Friday, September 17, 2010

Who am I, really?

I was just thinking today about my former spiritual director, Father Jim. I met him a few years ago when I was discerning the diaconate; all inquirers were mandated to begin spiritual direction. After a year of sessions with Father, it became clear that I wasn't supposed to be a deacon (at least not in the near future). However, I continued the sessions with Father Jim because he challenged where I was going with my faith, where I was going as a writer, and most importantly where I was going as a husband and father. Jim became more than a spiritual director, he became my friend and confidante; what the Irish call Anam Cara or soul friend. He moved to a parish out east and we sort of lost touch (really ought to call him).

Fr. Jim once presented me with a small framed quote; it said simply REMEMBER WHO YOU ARE. He asked me to take it home and consider its meaning, and that we'd discuss it during our next session.

OK, so...Who am I, and why do I have to remember? I figured it would be relatively easy to come up with the right answer, doll it all up in spiritual "lingo" and present it for Fr. Jim. In fact, it was MORE than easy. I wrote a whole essay on who I was, who I saw myself to be, where I was going, etc. I was a little stuck on the whole "remembering" thing, but hell, how could I forget who I was? I had a couple of pages worth!

I went down the list with Fr. Jim the following month.

I'm a husband!
I'm a dad!
I'm a brother!
I'm a son!
I'm a friend!
I'm a religion teacher!
I'm a banker!

I went through this little exercise with confidence, embellishing each title with how important each was to myself and the people I touched.

He listened, smiling has he did so, nodding throughout. Then he broke the news,

"Tom, all those things are true. But they are not who you truly are. There is something you are that you've forgotten, in fact most of us have forgotten. It is something you have always been, something you were before you were born, something you are now, something you will always be."

I waited, puzzled...and a little hurt that I had obviously failed my assignment.

"What you need to remember...before everything, during everything, and after everything...You are the Beloved of God."

OK, so let's just break this down. When I goof off at work, I am Beloved of God? When I yell at my kids I am Beloved of God? When I enjoy some gossip about someone who doesn't deserve it, I am Beloved of God? He could love me in the rain, he could love me on the...Oh, I could go on with all of this, and the answer will be the same; Yes.

God's love for me and indeed all of us is profound as the Father's love for the Prodigal Son (Luke 15:11-32). The son screws up...big time. He squanders his inheritance (indeed in 1st century Judea, it was an insult of the highest order to request your inheritance before your father's passing) going to prostitutes, and money lenders until he winds up as a penniless working on a pig farm (another big time no-no for a Jew). He decides to go home, and beg his Father to let him stay on as a servant.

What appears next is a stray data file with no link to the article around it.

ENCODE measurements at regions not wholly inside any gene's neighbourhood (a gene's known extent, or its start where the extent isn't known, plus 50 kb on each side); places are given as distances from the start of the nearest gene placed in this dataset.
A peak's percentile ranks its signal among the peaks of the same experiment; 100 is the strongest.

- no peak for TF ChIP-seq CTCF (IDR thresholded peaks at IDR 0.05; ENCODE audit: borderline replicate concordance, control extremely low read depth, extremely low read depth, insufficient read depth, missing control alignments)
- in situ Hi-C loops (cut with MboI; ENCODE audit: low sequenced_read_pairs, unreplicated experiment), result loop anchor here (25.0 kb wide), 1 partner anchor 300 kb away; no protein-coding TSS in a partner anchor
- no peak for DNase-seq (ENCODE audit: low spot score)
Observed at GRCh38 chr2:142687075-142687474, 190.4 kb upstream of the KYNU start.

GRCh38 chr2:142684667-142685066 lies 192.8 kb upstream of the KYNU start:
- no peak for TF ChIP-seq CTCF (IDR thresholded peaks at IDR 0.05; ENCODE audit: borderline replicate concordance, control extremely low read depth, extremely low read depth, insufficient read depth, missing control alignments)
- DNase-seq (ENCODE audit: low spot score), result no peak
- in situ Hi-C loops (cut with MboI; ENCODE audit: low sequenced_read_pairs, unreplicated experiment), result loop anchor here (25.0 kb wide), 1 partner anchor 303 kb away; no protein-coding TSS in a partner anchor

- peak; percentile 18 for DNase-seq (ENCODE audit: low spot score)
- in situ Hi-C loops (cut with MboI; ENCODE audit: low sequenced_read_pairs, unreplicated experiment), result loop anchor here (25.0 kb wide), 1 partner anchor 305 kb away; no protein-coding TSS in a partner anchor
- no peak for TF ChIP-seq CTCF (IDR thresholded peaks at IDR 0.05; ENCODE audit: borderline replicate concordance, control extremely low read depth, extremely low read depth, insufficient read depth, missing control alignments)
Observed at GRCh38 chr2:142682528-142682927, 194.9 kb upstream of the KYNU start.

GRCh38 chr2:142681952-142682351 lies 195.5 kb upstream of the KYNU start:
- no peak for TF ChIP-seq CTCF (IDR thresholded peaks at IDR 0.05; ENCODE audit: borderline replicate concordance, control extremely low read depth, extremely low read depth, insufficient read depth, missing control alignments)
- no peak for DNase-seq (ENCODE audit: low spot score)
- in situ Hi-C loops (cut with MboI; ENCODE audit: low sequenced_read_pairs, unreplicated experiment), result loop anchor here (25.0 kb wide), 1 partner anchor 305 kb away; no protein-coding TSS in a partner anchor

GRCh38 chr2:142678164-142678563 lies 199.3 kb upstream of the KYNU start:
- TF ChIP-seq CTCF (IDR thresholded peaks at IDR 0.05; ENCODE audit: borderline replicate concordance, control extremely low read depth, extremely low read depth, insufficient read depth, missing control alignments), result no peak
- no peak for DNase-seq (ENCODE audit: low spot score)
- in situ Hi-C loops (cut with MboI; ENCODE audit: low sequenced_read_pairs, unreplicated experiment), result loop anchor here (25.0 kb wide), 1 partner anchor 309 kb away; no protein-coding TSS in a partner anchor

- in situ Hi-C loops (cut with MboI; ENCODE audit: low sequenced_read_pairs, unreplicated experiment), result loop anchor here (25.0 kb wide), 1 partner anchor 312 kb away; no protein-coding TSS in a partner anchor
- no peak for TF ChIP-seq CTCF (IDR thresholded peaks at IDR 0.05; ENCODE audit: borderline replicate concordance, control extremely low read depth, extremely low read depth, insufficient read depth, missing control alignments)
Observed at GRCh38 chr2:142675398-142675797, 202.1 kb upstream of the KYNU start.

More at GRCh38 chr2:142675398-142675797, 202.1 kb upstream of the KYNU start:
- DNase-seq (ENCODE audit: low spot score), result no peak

However, the son is his Father's Beloved. The Father sees him from far off...and bounds off the porch to meet him with a tender embrace. The son took a step towards his Father...and his Father rushed to meet him.

I am Beloved of God. I pretty much have not forgotten since then. Thank you Father Jim for helping me to Remember.

Feast of the Stigmata of St. Francis
Daily Mass Readings
1 Corinthians 15:12-20
Psalm 17:1,6-8,15
Luke 8:1-3


  1. Tom-
    Thank you for the mention and Laurie for e-mailing me
    good luck

  2. I once took a New Testament course from a professor whose specialty was the social setting at the time of the Gospels - that is, what the first people hearing Jesus' parables would have thought about them. In most cases, they would have seemed a lot stronger to them than they do to us. You brought up the idea that the prodigal son asking for his inheritance basically meant that he was saying to his father, "As far as I'm concerned, you might as well be dead." Another thing this professor talked about was the father **running** out to meet his son, when running for any reason would have been degrading and unthinkable to a self-respecting landholder of the time. The older brother doesn't come off too well, either. As the eldest son, it was his duty to be present at any gathering in his father's house, so by not going in he's making a much stronger statement than we would pick up. And, again, the father **pleading** with him is something that most men in his position would have found to be beneath them. So the father doesn't give up on either of his sons. Even when both of them - in their own ways - have disowned him, he goes far beyond what was "proper" in showing his love for them.

    If it's difficult for us to think of God loving us that much, it would have been even more difficult for Jesus' first listeners. Jesus is making a very strong statement.

    (BTW, since you mentioned it, I've always found it interesting that it's only the older son who says anything about the money being spent on "loose women" - How would he know?)